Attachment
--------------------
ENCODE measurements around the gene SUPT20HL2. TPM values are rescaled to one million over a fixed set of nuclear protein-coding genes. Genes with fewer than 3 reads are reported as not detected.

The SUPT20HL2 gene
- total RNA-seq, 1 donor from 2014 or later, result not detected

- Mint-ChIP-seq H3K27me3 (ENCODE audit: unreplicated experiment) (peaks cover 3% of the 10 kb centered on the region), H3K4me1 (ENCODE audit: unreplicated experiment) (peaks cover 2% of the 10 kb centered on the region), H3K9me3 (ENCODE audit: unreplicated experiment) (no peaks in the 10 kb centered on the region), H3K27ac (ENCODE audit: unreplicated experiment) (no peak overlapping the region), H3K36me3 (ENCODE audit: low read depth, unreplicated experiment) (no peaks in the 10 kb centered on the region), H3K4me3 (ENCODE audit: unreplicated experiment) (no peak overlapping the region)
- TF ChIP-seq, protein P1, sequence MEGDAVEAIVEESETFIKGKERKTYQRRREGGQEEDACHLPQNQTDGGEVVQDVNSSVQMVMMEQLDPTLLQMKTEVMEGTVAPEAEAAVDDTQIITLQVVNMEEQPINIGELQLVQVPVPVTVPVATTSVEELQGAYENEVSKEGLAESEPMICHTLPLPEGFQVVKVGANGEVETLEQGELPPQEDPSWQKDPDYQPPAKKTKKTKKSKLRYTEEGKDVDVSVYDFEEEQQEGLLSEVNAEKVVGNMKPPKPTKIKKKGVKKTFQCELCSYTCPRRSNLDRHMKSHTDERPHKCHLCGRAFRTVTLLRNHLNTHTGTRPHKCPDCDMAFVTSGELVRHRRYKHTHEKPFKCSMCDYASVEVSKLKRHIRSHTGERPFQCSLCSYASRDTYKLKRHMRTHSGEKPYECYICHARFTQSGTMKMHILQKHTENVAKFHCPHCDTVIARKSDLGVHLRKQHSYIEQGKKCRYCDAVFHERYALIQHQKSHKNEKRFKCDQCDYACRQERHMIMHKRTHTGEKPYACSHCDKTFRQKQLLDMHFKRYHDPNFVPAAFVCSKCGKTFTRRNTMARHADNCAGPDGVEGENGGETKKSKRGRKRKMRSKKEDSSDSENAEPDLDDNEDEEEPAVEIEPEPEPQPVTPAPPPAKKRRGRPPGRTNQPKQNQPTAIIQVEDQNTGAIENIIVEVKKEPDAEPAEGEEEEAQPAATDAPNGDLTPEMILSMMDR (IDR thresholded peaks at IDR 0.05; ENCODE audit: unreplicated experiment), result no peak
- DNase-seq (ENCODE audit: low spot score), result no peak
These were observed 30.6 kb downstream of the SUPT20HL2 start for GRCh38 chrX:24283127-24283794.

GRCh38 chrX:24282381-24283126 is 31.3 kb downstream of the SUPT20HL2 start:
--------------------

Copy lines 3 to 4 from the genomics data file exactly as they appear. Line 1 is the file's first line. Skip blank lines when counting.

- total RNA-seq, 1 donor from 2014 or later, result not detected

- Mint-ChIP-seq H3K27me3 (ENCODE audit: unreplicated experiment) (peaks cover 3% of the 10 kb centered on the region), H3K4me1 (ENCODE audit: unreplicated experiment) (peaks cover 2% of the 10 kb centered on the region), H3K9me3 (ENCODE audit: unreplicated experiment) (no peaks in the 10 kb centered on the region), H3K27ac (ENCODE audit: unreplicated experiment) (no peak overlapping the region), H3K36me3 (ENCODE audit: low read depth, unreplicated experiment) (no peaks in the 10 kb centered on the region), H3K4me3 (ENCODE audit: unreplicated experiment) (no peak overlapping the region)